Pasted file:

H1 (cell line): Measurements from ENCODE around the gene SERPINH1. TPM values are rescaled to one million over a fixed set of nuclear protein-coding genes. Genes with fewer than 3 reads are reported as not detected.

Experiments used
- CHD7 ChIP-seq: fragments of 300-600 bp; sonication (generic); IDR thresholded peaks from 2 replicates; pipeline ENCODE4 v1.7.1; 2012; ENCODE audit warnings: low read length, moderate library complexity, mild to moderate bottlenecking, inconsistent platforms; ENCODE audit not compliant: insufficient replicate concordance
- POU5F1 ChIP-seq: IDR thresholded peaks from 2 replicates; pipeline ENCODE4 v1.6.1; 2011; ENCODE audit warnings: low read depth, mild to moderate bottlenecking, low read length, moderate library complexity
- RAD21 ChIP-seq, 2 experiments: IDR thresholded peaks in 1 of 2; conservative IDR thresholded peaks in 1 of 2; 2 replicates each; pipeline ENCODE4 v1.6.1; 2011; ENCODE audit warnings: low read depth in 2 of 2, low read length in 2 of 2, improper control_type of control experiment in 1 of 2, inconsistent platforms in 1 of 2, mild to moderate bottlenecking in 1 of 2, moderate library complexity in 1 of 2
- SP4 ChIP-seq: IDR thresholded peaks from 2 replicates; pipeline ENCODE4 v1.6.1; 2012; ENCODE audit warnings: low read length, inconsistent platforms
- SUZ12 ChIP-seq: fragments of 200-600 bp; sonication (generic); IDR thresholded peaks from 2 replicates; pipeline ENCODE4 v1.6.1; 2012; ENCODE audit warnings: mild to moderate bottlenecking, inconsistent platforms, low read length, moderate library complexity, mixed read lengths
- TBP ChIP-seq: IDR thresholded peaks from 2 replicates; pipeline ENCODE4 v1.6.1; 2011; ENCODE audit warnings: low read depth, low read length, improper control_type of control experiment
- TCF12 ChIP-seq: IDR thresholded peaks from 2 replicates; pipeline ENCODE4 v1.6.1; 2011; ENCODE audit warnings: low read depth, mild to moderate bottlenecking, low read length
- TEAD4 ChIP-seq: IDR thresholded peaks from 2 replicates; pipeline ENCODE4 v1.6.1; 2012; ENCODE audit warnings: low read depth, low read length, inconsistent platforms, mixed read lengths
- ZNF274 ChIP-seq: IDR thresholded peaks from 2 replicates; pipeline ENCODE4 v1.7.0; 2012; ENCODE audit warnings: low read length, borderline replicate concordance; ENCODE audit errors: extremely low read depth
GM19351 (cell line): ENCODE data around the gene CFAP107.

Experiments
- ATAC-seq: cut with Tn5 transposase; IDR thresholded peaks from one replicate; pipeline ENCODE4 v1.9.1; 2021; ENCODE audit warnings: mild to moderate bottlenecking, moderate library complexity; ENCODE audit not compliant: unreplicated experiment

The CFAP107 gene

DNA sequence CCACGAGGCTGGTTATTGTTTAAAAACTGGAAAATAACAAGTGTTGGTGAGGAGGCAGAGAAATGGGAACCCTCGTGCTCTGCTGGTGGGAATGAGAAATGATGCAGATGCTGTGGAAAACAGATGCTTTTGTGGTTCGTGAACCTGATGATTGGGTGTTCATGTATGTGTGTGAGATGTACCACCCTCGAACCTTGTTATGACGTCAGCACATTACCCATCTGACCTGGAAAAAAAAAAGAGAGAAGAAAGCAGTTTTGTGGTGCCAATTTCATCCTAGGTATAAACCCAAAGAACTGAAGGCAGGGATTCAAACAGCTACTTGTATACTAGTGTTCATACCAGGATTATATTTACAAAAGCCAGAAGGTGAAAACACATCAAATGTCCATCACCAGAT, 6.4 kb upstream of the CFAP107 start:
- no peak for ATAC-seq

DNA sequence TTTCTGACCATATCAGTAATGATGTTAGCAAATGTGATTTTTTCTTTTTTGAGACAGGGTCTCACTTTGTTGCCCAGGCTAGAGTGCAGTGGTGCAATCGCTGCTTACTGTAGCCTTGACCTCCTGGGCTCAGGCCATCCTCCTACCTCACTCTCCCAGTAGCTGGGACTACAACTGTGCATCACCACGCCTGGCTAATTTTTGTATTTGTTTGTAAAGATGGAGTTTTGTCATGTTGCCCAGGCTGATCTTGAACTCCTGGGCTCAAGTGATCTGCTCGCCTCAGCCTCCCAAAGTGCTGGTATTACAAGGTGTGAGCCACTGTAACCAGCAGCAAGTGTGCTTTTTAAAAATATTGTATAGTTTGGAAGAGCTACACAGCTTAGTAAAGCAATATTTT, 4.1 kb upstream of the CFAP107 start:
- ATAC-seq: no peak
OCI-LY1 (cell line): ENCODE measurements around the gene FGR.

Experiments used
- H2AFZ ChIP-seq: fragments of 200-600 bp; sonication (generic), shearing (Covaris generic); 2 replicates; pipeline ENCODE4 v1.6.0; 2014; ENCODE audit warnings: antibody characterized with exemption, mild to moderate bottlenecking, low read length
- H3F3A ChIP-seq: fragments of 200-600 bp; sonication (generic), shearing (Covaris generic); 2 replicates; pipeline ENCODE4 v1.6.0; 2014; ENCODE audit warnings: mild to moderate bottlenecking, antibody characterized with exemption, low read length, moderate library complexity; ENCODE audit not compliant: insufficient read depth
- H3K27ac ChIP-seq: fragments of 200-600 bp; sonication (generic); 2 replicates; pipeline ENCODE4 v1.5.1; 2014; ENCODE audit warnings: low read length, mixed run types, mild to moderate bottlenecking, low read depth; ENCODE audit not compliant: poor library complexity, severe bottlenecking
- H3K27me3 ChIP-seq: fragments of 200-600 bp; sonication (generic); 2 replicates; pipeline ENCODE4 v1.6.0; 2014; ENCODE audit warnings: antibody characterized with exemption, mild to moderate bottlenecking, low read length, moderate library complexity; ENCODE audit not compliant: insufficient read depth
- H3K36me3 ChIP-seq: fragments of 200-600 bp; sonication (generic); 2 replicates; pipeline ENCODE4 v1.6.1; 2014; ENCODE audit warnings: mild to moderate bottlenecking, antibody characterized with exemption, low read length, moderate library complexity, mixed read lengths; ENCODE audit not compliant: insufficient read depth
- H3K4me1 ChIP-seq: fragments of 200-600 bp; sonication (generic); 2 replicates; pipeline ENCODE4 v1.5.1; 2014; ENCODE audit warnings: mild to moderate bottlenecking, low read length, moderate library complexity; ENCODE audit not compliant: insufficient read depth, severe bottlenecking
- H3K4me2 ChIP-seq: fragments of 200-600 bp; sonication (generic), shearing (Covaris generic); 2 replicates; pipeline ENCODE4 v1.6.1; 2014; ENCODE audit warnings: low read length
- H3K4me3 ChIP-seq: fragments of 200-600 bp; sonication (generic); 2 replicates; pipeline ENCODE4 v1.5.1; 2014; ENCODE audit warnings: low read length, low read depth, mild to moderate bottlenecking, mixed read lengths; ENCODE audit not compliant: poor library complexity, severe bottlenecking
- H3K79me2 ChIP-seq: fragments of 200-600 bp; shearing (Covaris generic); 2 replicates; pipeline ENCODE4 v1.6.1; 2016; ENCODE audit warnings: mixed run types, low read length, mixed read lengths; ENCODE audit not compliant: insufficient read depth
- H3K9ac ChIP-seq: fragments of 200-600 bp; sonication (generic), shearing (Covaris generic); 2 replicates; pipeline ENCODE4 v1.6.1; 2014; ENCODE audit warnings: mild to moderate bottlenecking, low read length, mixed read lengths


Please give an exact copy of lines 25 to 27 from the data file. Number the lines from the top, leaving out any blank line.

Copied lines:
- H3K27me3 ChIP-seq: fragments of 200-600 bp; sonication (generic); 2 replicates; pipeline ENCODE4 v1.6.0; 2014; ENCODE audit warnings: antibody characterized with exemption, mild to moderate bottlenecking, low read length, moderate library complexity; ENCODE audit not compliant: insufficient read depth
- H3K36me3 ChIP-seq: fragments of 200-600 bp; sonication (generic); 2 replicates; pipeline ENCODE4 v1.6.1; 2014; ENCODE audit warnings: mild to moderate bottlenecking, antibody characterized with exemption, low read length, moderate library complexity, mixed read lengths; ENCODE audit not compliant: insufficient read depth
- H3K4me1 ChIP-seq: fragments of 200-600 bp; sonication (generic); 2 replicates; pipeline ENCODE4 v1.5.1; 2014; ENCODE audit warnings: mild to moderate bottlenecking, low read length, moderate library complexity; ENCODE audit not compliant: insufficient read depth, severe bottlenecking